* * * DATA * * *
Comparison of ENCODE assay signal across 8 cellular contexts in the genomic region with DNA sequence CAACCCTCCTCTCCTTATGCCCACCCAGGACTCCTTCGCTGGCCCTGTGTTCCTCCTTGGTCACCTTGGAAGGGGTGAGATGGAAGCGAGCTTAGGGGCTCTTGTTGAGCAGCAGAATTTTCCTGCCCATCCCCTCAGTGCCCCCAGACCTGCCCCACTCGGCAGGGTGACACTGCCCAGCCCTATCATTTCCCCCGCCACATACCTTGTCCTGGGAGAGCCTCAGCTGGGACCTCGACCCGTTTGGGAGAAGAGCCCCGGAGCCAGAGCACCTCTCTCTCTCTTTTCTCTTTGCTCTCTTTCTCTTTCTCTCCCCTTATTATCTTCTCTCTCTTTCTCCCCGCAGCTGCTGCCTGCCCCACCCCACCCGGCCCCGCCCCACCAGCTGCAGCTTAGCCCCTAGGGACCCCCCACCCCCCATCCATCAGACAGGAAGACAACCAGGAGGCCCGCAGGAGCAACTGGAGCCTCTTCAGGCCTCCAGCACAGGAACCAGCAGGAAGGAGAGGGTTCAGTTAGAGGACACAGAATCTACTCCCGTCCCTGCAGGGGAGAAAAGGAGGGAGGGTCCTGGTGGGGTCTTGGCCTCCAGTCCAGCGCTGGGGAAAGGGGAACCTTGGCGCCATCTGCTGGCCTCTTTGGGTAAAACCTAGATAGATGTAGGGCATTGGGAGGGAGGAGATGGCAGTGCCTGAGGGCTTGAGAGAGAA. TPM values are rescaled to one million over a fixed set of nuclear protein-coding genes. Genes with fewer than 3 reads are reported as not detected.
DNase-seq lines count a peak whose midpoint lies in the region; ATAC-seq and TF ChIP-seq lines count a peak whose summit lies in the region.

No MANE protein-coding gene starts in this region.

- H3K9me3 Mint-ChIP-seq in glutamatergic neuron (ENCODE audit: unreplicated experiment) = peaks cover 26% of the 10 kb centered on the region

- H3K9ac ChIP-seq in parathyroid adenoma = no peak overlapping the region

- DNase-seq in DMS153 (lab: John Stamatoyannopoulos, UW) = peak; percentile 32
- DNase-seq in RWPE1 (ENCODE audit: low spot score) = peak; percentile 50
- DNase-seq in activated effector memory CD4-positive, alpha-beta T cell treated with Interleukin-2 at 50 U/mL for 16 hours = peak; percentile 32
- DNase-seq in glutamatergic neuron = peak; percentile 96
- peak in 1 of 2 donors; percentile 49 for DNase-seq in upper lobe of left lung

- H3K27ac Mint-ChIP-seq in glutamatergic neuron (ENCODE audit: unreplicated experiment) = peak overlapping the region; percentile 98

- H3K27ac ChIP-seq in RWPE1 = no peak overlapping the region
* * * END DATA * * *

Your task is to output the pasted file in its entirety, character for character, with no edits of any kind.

Comparison of ENCODE assay signal across 8 cellular contexts in the genomic region with DNA sequence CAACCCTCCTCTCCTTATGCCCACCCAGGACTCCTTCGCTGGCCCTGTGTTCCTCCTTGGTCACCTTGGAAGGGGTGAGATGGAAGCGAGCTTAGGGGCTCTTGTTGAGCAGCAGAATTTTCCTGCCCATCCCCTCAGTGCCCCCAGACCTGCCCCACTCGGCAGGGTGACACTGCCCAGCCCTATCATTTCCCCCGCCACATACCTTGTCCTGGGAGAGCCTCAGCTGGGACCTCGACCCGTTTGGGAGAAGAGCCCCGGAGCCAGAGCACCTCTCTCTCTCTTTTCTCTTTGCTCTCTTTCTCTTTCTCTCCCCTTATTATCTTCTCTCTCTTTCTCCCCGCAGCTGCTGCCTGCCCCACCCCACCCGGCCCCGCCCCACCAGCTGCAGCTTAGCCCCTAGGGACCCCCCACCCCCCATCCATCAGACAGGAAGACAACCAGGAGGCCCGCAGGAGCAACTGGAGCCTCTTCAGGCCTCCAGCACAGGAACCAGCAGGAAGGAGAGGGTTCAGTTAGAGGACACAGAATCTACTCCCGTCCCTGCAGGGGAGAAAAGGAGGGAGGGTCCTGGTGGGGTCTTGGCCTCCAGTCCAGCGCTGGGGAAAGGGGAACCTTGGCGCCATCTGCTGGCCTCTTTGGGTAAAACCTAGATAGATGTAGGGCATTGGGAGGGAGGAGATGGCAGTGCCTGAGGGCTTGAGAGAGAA. TPM values are rescaled to one million over a fixed set of nuclear protein-coding genes. Genes with fewer than 3 reads are reported as not detected.
DNase-seq lines count a peak whose midpoint lies in the region; ATAC-seq and TF ChIP-seq lines count a peak whose summit lies in the region.

No MANE protein-coding gene starts in this region.

- H3K9me3 Mint-ChIP-seq in glutamatergic neuron (ENCODE audit: unreplicated experiment) = peaks cover 26% of the 10 kb centered on the region

- H3K9ac ChIP-seq in parathyroid adenoma = no peak overlapping the region

- DNase-seq in DMS153 (lab: John Stamatoyannopoulos, UW) = peak; percentile 32
- DNase-seq in RWPE1 (ENCODE audit: low spot score) = peak; percentile 50
- DNase-seq in activated effector memory CD4-positive, alpha-beta T cell treated with Interleukin-2 at 50 U/mL for 16 hours = peak; percentile 32
- DNase-seq in glutamatergic neuron = peak; percentile 96
- peak in 1 of 2 donors; percentile 49 for DNase-seq in upper lobe of left lung

- H3K27ac Mint-ChIP-seq in glutamatergic neuron (ENCODE audit: unreplicated experiment) = peak overlapping the region; percentile 98

- H3K27ac ChIP-seq in RWPE1 = no peak overlapping the region